pp1-8-Middle East CQ 1 of 4

pp1-8-Middle East CQ 1 of 4 - n’s history. OPEC h...

Info iconThis preview shows pages 1–8. Sign up to view the full content.

View Full Document Right Arrow Icon
Background image of page 1

Info iconThis preview has intentionally blurred sections. Sign up to view the full version.

View Full DocumentRight Arrow Icon
Background image of page 2
Background image of page 3

Info iconThis preview has intentionally blurred sections. Sign up to view the full version.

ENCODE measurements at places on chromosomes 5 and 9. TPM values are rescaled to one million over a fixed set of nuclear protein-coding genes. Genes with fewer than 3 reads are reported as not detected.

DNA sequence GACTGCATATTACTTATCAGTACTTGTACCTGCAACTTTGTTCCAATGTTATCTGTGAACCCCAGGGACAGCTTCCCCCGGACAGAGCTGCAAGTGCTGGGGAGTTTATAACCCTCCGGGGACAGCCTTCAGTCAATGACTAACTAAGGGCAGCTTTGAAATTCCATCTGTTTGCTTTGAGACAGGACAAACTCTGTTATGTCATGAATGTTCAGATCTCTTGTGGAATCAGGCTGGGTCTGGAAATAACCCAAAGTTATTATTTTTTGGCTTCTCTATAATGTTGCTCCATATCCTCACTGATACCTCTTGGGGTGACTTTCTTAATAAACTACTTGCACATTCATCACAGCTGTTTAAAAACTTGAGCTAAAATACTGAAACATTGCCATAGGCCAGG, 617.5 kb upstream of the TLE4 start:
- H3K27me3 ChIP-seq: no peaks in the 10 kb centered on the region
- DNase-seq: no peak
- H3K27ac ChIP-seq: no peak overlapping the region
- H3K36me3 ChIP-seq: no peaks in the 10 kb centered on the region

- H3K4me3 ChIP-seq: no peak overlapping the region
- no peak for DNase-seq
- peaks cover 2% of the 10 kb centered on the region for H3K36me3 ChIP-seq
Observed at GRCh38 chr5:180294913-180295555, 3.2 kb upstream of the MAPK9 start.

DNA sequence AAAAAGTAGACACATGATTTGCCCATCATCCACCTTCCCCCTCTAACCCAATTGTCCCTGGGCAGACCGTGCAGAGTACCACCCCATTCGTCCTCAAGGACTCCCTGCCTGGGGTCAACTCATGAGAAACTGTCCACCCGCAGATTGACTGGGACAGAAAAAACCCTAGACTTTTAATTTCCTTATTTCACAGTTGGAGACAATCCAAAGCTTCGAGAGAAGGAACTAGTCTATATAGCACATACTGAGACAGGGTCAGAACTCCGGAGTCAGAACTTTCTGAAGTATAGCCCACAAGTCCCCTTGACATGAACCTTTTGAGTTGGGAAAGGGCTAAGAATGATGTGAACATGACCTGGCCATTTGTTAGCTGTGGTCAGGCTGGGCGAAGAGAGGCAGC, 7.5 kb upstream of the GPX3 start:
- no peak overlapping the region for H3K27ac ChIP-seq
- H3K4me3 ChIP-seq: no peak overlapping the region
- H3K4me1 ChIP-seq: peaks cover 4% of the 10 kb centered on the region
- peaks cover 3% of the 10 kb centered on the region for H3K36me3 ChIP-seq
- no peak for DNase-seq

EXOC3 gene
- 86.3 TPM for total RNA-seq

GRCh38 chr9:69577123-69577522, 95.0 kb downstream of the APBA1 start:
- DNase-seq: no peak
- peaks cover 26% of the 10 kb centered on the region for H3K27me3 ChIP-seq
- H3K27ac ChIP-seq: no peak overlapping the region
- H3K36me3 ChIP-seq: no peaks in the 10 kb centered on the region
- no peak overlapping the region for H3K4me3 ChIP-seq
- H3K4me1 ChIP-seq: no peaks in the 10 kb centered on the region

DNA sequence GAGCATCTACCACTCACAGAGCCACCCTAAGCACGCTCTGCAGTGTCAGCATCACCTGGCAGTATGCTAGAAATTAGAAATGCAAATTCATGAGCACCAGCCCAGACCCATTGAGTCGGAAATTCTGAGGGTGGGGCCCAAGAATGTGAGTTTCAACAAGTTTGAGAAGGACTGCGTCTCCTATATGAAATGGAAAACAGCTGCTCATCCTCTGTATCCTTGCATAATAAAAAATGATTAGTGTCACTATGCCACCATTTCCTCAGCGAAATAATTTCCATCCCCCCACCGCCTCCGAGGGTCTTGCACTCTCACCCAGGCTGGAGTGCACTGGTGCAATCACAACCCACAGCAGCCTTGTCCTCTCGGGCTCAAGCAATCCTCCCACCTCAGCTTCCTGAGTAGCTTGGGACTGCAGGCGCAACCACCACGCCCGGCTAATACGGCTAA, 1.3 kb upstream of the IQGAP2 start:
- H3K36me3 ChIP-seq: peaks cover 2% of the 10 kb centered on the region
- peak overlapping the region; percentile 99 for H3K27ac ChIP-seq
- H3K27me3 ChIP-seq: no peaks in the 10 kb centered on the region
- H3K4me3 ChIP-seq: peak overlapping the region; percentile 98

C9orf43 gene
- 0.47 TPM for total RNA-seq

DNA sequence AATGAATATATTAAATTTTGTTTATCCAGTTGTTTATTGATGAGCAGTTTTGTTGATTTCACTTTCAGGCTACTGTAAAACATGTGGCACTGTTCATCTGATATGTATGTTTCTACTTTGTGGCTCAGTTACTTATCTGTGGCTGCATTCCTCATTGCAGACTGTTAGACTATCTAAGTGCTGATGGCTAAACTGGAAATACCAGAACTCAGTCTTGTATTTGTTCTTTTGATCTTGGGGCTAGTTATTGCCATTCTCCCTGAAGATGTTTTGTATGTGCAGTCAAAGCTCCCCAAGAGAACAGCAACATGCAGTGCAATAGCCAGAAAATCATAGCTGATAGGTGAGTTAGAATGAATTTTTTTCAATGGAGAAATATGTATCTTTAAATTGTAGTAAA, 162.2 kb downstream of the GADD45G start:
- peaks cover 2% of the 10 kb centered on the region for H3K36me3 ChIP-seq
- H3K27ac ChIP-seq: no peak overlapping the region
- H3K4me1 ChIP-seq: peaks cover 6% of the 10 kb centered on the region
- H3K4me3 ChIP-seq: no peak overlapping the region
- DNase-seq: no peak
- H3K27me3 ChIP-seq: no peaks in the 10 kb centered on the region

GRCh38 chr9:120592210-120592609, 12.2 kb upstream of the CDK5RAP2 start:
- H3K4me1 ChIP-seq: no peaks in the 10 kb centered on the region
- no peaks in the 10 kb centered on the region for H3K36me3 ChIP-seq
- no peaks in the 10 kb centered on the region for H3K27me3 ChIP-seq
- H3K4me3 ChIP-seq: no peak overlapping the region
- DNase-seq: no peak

View Full DocumentRight Arrow Icon
Background image of page 4
Background image of page 5

Info iconThis preview has intentionally blurred sections. Sign up to view the full version.

View Full DocumentRight Arrow Icon
Background image of page 6
Background image of page 7

Info iconThis preview has intentionally blurred sections. Sign up to view the full version.

View Full DocumentRight Arrow Icon
Background image of page 8
This is the end of the preview. Sign up to access the rest of the document.